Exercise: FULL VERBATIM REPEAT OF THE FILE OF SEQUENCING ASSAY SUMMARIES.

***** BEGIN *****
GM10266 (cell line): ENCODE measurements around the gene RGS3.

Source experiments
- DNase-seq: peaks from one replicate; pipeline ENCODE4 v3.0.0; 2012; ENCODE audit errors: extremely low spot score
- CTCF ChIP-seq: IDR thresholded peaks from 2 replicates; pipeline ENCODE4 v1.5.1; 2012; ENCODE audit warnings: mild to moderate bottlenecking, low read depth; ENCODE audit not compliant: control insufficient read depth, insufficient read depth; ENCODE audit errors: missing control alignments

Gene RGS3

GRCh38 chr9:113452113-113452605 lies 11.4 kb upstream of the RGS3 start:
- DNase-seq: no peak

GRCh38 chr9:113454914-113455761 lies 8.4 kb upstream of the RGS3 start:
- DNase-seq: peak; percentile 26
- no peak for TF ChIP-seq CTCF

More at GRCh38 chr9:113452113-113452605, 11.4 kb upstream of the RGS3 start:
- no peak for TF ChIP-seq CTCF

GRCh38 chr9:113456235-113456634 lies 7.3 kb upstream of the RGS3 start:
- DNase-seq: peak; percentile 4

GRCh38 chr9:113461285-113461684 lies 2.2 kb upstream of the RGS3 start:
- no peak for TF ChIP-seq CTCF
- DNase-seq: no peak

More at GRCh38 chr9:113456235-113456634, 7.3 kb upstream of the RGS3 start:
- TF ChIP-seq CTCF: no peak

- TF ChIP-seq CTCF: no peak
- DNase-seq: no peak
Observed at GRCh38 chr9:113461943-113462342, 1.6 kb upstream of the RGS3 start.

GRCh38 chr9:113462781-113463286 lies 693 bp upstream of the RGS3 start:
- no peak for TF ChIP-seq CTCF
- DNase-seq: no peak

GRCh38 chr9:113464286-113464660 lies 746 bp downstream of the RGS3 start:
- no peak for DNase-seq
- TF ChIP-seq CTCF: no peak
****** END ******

GM10266 (cell line): ENCODE measurements around the gene RGS3.

Source experiments
- DNase-seq: peaks from one replicate; pipeline ENCODE4 v3.0.0; 2012; ENCODE audit errors: extremely low spot score
- CTCF ChIP-seq: IDR thresholded peaks from 2 replicates; pipeline ENCODE4 v1.5.1; 2012; ENCODE audit warnings: mild to moderate bottlenecking, low read depth; ENCODE audit not compliant: control insufficient read depth, insufficient read depth; ENCODE audit errors: missing control alignments

Gene RGS3

GRCh38 chr9:113452113-113452605 lies 11.4 kb upstream of the RGS3 start:
- DNase-seq: no peak

GRCh38 chr9:113454914-113455761 lies 8.4 kb upstream of the RGS3 start:
- DNase-seq: peak; percentile 26
- no peak for TF ChIP-seq CTCF

More at GRCh38 chr9:113452113-113452605, 11.4 kb upstream of the RGS3 start:
- no peak for TF ChIP-seq CTCF

GRCh38 chr9:113456235-113456634 lies 7.3 kb upstream of the RGS3 start:
- DNase-seq: peak; percentile 4

GRCh38 chr9:113461285-113461684 lies 2.2 kb upstream of the RGS3 start:
- no peak for TF ChIP-seq CTCF
- DNase-seq: no peak

More at GRCh38 chr9:113456235-113456634, 7.3 kb upstream of the RGS3 start:
- TF ChIP-seq CTCF: no peak

- TF ChIP-seq CTCF: no peak
- DNase-seq: no peak
Observed at GRCh38 chr9:113461943-113462342, 1.6 kb upstream of the RGS3 start.

GRCh38 chr9:113462781-113463286 lies 693 bp upstream of the RGS3 start:
- no peak for TF ChIP-seq CTCF
- DNase-seq: no peak

GRCh38 chr9:113464286-113464660 lies 746 bp downstream of the RGS3 start:
- no peak for DNase-seq
- TF ChIP-seq CTCF: no peak